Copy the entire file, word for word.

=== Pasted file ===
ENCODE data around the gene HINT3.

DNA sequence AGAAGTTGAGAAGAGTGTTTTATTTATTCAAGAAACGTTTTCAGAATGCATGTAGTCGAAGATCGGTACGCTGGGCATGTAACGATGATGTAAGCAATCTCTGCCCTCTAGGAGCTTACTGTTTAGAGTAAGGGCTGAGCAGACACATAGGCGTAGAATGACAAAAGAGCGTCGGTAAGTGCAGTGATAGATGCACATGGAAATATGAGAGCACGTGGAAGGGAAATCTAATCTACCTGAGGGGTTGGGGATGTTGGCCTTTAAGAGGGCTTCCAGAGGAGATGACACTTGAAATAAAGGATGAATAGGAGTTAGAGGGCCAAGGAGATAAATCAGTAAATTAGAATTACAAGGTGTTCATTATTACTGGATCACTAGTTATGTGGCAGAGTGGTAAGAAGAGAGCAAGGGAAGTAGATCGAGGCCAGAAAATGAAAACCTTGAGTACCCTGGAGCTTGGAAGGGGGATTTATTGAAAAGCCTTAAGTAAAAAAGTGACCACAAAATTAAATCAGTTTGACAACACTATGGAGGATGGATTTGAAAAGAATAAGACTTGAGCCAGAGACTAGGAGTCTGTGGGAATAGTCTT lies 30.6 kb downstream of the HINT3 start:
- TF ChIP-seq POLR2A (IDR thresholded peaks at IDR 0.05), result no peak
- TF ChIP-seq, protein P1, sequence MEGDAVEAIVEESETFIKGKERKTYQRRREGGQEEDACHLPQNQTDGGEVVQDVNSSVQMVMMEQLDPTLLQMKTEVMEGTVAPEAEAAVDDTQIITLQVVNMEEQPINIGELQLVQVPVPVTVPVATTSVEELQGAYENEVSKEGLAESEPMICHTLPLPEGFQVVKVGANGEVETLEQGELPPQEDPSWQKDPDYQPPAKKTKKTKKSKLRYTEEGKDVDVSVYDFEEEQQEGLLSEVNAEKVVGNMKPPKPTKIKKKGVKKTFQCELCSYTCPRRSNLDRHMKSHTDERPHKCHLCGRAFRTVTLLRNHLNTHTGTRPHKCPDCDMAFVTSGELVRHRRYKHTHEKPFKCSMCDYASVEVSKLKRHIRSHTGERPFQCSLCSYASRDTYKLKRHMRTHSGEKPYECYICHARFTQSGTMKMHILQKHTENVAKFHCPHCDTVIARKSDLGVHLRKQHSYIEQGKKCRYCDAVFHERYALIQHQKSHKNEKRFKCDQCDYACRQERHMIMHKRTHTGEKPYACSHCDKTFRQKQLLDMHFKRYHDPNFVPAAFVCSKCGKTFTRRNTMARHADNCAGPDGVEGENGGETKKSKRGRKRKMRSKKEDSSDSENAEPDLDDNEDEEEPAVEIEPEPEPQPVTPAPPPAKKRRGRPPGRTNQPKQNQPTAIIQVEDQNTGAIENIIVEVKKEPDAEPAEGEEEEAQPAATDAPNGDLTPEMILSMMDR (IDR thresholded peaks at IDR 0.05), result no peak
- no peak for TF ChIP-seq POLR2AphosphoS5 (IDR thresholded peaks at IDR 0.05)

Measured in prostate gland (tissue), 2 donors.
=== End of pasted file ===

ENCODE data around the gene HINT3.

DNA sequence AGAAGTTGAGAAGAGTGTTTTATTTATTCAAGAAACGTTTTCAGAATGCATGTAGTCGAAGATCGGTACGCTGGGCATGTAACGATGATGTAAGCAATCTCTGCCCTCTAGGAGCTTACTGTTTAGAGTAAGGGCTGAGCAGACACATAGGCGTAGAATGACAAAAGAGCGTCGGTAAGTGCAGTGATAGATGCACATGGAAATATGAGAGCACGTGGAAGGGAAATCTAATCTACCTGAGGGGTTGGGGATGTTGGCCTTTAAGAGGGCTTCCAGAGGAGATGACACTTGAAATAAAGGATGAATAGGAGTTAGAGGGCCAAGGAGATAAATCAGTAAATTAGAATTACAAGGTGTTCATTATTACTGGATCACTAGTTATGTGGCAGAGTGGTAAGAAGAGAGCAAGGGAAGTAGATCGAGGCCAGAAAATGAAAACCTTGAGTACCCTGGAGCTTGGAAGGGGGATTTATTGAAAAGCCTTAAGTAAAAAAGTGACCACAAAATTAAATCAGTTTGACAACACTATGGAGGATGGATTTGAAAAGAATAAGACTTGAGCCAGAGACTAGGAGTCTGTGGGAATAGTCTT lies 30.6 kb downstream of the HINT3 start:
- TF ChIP-seq POLR2A (IDR thresholded peaks at IDR 0.05), result no peak
- TF ChIP-seq, protein P1, sequence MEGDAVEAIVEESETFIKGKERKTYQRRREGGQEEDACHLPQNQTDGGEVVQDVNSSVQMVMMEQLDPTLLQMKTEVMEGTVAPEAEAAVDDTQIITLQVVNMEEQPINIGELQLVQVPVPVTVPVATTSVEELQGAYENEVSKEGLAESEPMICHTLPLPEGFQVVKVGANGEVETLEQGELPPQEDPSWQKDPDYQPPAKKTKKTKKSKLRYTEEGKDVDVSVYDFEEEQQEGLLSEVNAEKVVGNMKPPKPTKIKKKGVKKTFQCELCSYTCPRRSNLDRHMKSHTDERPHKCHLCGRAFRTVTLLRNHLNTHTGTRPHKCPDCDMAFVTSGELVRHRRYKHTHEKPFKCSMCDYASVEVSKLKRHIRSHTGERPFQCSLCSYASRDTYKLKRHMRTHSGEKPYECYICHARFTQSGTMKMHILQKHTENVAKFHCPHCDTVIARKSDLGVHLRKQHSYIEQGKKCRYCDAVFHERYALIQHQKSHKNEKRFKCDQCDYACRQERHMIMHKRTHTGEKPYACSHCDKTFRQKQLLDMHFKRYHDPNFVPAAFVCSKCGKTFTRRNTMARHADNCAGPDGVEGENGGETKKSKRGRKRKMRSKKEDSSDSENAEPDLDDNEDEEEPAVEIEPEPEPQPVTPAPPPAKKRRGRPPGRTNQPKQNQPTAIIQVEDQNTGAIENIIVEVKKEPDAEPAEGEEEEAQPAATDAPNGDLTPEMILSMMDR (IDR thresholded peaks at IDR 0.05), result no peak
- no peak for TF ChIP-seq POLR2AphosphoS5 (IDR thresholded peaks at IDR 0.05)

Measured in prostate gland (tissue), 2 donors.